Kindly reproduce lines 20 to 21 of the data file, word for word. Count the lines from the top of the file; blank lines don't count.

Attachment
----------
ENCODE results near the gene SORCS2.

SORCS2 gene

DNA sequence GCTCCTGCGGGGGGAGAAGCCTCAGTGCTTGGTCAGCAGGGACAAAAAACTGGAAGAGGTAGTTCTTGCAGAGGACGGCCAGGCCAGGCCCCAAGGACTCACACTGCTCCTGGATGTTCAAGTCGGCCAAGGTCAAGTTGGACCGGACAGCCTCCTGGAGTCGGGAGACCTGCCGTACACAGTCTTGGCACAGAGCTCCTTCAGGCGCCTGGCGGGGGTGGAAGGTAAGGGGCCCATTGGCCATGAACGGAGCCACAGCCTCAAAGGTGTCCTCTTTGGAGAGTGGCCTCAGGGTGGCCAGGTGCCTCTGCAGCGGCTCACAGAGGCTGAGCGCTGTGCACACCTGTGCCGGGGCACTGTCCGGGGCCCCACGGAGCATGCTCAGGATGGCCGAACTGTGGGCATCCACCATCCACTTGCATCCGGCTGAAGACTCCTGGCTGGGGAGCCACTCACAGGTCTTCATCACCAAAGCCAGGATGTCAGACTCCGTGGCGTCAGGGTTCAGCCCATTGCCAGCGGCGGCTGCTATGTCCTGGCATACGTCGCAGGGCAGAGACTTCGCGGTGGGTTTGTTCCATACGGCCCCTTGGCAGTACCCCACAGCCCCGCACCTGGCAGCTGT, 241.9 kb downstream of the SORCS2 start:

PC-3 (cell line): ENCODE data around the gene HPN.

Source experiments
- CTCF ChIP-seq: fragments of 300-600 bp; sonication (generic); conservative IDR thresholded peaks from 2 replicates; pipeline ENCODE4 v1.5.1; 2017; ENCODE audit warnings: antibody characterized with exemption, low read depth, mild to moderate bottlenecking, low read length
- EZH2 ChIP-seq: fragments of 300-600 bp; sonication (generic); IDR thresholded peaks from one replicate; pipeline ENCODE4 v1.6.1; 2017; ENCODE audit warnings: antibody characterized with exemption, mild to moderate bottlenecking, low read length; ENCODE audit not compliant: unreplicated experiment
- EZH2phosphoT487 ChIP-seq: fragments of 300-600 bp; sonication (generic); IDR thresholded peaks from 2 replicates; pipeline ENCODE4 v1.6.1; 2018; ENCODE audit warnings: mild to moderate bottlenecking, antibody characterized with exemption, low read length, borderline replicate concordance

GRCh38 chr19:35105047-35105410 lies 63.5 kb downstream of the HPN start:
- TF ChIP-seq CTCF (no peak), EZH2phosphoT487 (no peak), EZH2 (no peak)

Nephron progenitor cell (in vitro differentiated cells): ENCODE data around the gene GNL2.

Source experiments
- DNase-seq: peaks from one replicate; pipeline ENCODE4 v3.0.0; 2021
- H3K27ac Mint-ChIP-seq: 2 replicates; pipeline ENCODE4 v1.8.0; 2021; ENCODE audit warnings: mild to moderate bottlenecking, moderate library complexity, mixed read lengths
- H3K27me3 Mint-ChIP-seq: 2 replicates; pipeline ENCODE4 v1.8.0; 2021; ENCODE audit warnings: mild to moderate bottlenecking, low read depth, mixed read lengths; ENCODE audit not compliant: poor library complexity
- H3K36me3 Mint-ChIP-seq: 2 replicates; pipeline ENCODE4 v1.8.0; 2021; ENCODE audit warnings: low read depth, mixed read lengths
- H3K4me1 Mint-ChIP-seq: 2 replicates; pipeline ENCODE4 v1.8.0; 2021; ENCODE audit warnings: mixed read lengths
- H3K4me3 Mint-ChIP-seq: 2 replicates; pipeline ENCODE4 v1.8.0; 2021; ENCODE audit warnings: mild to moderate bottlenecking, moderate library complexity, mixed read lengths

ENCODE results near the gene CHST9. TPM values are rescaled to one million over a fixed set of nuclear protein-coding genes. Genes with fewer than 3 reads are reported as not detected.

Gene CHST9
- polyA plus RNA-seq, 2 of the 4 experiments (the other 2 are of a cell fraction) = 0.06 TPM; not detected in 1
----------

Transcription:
Gene CHST9
- polyA plus RNA-seq, 2 of the 4 experiments (the other 2 are of a cell fraction) = 0.06 TPM; not detected in 1